Video Premiere: Jen Chapin, “Go Away”
Here’s a new song from urban folk artist Jen Chapin, the daughter of legendary folksinger Harry Chapin. An activist and educator who the Jazz Times calls “a first-rate storyteller,” Chapin has performed onstage with Bruce Springsteen and opened for artists like Smokey Robinson and The Neville Brothers. Her new album, Reckoning, is due May 28. Watch the video for “Go Away,” and read Chapin’s essay about the song, which talks about her family with her bassist/husband Stephan Crump, below.
“Go Away” by Jen Chapin
I love when you go away
then I get to clean up the mess you made
stare through the streaks in the glass all day
here with the boredom I’ve begged for begged for
When my sister first heard this song, “Go Away,” she asked casually, “How does Stephan feel that you wrote that about him?” I let her know that it was actually not about my husband, but directed toward my then only son Maceo, 3 ½ years old at the time and in the full messy glory of toddlerhood — what I often refer to as “the adolescence of babyhood.”
For his part, Mr. Crump is actually happy with any ambiguity regarding the subject of the song and has no problem with anyone thinking he is the subject – he thinks that this, perhaps as any song, is more effective if I leave the meaning open. To let the listener speculate and make their own connection to whomever’s occasional absence they themselves may long for, invites them inside the song and the experience.
And it’s true that I do love it, to a point, when Stephan is on tour or off for the night at a late gig, and I am left with the house to myself, with the boys asleep or off at Grandma’s house. To carve out my own plan, to putter, to read..
I’m happy you get to play
I’m glad that I get to stay here with my fantasies
they might be small but ok
don’t want a thing but to finish my coffee
But more than yearning for solitary unstructured time, the song came from a place of reckoning with a new and unfamiliar side of myself, a side that would explode without warning in irrational reaction to the irrational tantrum of a 3 year old. He was 3. What was my excuse? I had always been pretty much patient and calm.
I love when you go away
my patience returns like a long-lost friend
the furies they fly out the window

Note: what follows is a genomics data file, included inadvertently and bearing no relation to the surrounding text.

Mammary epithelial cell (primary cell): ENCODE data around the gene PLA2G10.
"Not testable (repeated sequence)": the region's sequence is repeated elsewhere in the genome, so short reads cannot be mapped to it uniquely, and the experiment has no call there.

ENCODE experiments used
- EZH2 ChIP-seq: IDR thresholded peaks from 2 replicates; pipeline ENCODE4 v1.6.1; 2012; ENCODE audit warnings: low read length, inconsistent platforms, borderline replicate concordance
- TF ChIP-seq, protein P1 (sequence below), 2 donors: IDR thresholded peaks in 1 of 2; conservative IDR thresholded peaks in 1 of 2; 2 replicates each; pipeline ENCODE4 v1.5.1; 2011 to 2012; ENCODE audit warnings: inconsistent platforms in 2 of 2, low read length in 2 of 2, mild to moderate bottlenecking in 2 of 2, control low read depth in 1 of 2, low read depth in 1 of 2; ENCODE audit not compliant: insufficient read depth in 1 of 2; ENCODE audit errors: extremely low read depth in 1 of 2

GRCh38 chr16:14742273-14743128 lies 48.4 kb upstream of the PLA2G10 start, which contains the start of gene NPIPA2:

their sovereignty at its end
I need you to go away
for a minute for an hour for a blessed day
pack up your mirror take that ugly woman away
That time has passed, Maceo is a cool and rational 7-year old, and now when my 2nd round of 3-year old volatility hits my blind spot in the form of his younger brother young Van, I am better equipped to take it in stride. Maybe to a fault – sometimes it seems I barely notice high decibel screaming or furious crying. That ugly side of me, the one that would roar and throw a book against the wall (a little floppy kids book, but still.. not proud) in an outburst of frustration at another overlong bedtime, has not been in evidence for many months. And the fact is that these boys are basically really good, and so darn cute.
But I still perform the song of course, because it was true enough once, and because it’s very fun to play.
Like so many things, the song also reminds me of my immense privilege, that I am blessed with enough material and emotional and familial resources as a mother to know that it’s basically going to be okay. That I am doing a pretty decent job and that they are flourishing. That the erratic but flexible worklife of a musician means I get to hold them close for enough hours in the day, that it’s alright for me to sometimes want them to just go away.
do I feel guilty?
I watch your breath rise and fall in your sleep at night
each morning, I’m reeling from
any kiss, any touch, any smile, any kindnesses
you are willing to bestow
I love to take a walk unencumbered
I love to read and read and read and read
anything that’s in front of my face except you
polysyllabic words that you say
I say them back
we talk all the time
time flies it stops it goes in a circle
I look at my watch through each story time
some stories I love
I revel in rhyme
they fall off my lips
they drip down like wine
I’m drinking you in
I’m spitting you out
I’m trying to learn
what it’s all about
I’m trying to learn